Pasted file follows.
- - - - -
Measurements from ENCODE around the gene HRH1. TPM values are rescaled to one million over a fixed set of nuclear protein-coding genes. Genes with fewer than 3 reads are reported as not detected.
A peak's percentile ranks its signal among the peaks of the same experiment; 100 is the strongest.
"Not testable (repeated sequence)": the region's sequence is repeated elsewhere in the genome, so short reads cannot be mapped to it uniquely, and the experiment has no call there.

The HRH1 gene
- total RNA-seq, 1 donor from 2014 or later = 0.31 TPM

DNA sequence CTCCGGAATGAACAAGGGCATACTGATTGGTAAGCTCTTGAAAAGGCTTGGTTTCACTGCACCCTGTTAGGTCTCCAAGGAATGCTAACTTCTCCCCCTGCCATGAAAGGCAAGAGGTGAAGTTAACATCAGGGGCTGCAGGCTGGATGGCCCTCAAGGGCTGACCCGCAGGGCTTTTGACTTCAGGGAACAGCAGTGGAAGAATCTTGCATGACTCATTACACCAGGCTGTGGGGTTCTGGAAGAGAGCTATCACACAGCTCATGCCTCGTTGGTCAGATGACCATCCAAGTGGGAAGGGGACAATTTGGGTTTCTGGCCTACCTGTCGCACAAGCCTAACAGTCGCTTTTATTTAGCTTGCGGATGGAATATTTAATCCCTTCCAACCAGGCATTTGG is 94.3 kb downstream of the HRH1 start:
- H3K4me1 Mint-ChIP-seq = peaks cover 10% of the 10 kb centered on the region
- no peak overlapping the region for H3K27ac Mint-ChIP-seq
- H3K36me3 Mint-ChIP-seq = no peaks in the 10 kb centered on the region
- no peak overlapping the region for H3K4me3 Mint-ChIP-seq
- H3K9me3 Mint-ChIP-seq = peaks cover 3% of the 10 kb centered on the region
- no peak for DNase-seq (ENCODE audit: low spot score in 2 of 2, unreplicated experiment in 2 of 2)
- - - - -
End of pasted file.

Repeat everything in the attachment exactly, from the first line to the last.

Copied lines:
Measurements from ENCODE around the gene HRH1. TPM values are rescaled to one million over a fixed set of nuclear protein-coding genes. Genes with fewer than 3 reads are reported as not detected.
A peak's percentile ranks its signal among the peaks of the same experiment; 100 is the strongest.
"Not testable (repeated sequence)": the region's sequence is repeated elsewhere in the genome, so short reads cannot be mapped to it uniquely, and the experiment has no call there.

The HRH1 gene
- total RNA-seq, 1 donor from 2014 or later = 0.31 TPM

DNA sequence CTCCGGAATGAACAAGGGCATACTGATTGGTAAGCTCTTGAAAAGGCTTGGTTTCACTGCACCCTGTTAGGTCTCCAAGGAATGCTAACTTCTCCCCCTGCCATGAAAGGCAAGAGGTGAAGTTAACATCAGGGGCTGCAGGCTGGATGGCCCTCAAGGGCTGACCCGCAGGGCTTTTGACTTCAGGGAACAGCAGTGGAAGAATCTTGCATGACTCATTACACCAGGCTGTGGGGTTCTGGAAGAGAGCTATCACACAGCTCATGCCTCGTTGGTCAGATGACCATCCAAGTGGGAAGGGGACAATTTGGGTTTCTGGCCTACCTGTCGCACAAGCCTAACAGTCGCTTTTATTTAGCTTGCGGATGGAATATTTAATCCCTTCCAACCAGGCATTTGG is 94.3 kb downstream of the HRH1 start:
- H3K4me1 Mint-ChIP-seq = peaks cover 10% of the 10 kb centered on the region
- no peak overlapping the region for H3K27ac Mint-ChIP-seq
- H3K36me3 Mint-ChIP-seq = no peaks in the 10 kb centered on the region
- no peak overlapping the region for H3K4me3 Mint-ChIP-seq
- H3K9me3 Mint-ChIP-seq = peaks cover 3% of the 10 kb centered on the region
- no peak for DNase-seq (ENCODE audit: low spot score in 2 of 2, unreplicated experiment in 2 of 2)